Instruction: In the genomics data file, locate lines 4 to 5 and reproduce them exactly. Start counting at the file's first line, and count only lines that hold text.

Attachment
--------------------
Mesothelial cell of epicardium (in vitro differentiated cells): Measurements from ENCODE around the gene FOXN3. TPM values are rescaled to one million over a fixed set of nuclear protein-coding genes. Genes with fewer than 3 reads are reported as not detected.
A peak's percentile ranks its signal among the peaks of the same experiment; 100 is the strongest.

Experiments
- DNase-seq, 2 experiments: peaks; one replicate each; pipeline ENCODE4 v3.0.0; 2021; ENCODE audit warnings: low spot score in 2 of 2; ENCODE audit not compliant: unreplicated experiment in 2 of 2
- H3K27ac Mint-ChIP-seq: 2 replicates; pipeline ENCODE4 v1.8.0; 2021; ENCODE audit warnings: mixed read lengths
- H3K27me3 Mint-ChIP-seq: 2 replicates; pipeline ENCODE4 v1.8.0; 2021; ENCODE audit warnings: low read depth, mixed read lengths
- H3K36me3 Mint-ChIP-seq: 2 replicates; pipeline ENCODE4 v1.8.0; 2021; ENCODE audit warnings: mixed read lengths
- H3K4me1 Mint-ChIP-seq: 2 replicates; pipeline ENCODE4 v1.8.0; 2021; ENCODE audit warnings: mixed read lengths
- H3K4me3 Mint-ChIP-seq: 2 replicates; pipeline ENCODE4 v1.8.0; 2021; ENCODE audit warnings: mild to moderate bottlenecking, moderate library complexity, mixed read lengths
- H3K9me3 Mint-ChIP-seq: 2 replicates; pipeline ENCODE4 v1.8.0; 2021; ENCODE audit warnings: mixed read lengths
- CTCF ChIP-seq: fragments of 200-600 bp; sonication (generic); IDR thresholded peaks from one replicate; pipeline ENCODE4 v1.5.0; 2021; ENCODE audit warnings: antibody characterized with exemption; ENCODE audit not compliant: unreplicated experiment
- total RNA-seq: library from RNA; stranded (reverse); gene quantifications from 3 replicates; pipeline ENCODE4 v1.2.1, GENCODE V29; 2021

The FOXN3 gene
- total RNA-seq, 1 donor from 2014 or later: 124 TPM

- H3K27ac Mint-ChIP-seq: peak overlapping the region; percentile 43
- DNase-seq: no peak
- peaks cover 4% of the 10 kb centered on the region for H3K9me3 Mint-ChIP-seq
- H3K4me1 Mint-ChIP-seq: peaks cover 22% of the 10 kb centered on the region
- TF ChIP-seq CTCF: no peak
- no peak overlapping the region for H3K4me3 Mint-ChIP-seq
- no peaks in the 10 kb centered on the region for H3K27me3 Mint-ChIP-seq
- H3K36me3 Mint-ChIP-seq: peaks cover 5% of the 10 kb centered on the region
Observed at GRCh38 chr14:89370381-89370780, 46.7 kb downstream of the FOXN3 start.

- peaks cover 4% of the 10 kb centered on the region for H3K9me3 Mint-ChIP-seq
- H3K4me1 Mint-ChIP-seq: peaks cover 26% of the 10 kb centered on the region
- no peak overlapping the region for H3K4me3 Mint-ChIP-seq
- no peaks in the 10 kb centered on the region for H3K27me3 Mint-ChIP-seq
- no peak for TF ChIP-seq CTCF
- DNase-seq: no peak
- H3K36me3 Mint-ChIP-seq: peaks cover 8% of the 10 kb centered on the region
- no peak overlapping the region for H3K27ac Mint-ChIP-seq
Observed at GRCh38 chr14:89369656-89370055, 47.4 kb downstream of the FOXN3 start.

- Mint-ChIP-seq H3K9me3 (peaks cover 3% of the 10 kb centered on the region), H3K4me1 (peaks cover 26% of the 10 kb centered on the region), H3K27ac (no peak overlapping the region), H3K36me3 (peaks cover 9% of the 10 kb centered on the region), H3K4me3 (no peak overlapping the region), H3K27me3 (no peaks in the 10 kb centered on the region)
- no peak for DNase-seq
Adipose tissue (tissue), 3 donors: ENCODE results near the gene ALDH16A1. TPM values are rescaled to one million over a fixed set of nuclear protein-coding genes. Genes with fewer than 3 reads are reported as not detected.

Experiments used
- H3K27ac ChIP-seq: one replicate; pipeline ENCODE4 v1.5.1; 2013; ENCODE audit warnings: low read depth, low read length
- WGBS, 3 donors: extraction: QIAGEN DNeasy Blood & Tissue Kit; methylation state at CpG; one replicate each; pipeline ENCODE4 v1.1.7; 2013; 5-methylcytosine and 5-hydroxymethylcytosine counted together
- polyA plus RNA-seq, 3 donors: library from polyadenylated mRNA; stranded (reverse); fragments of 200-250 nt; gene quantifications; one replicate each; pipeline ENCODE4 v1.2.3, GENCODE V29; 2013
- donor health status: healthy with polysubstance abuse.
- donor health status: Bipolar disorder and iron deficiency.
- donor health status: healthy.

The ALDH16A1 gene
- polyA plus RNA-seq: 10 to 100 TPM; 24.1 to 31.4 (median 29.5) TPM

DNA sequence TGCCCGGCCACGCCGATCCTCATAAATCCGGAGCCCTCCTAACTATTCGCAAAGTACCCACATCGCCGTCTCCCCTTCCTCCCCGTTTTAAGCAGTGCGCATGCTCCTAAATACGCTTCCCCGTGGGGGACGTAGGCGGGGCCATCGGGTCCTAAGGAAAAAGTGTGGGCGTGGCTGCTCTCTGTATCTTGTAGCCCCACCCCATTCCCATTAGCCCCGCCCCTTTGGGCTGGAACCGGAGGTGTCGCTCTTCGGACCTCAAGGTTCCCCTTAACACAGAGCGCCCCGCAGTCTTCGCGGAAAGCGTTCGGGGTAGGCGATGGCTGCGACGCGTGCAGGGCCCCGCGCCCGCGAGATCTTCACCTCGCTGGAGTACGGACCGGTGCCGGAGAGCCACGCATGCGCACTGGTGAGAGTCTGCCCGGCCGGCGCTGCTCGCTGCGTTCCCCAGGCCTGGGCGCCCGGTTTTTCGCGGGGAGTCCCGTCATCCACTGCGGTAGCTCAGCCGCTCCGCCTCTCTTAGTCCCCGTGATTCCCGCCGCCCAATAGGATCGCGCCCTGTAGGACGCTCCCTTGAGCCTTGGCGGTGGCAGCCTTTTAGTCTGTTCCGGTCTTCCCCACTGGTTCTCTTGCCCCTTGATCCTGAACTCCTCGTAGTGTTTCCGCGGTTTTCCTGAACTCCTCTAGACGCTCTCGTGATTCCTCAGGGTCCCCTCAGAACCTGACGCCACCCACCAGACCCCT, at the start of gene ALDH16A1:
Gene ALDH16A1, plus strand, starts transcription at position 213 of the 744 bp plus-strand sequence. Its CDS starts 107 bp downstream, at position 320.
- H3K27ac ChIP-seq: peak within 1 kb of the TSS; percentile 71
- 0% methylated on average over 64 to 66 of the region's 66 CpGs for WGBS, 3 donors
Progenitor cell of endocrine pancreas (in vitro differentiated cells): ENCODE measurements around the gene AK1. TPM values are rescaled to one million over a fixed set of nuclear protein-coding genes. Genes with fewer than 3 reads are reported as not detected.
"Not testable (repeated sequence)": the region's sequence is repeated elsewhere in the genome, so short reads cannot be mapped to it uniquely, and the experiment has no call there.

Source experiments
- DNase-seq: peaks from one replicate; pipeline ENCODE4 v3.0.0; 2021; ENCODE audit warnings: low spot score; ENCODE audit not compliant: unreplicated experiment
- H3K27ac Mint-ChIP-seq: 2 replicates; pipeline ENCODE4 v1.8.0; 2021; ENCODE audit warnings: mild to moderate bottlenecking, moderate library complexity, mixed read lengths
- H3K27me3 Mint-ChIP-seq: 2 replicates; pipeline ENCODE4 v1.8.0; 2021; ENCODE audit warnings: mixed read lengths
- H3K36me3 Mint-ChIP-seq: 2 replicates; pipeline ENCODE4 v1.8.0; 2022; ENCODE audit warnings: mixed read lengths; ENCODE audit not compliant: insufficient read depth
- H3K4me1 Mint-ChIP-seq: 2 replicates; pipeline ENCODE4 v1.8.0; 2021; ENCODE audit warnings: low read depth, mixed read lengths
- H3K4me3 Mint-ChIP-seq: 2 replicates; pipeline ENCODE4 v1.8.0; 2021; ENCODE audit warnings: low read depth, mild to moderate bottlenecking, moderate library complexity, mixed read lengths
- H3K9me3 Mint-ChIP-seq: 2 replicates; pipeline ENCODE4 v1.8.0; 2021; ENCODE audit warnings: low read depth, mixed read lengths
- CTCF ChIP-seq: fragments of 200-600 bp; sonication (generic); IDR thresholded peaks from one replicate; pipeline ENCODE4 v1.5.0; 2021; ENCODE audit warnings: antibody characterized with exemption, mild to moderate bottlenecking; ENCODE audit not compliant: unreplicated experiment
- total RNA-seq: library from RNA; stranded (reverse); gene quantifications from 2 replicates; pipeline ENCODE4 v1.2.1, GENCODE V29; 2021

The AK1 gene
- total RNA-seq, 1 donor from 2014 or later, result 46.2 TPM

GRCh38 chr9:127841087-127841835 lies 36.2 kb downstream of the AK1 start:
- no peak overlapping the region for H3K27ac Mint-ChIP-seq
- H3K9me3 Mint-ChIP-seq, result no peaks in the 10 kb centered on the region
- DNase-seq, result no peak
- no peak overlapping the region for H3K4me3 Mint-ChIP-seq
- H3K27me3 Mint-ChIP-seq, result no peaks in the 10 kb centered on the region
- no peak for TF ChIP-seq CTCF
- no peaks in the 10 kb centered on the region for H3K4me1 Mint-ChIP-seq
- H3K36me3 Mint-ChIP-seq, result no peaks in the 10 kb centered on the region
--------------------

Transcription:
- DNase-seq, 2 experiments: peaks; one replicate each; pipeline ENCODE4 v3.0.0; 2021; ENCODE audit warnings: low spot score in 2 of 2; ENCODE audit not compliant: unreplicated experiment in 2 of 2
- H3K27ac Mint-ChIP-seq: 2 replicates; pipeline ENCODE4 v1.8.0; 2021; ENCODE audit warnings: mixed read lengths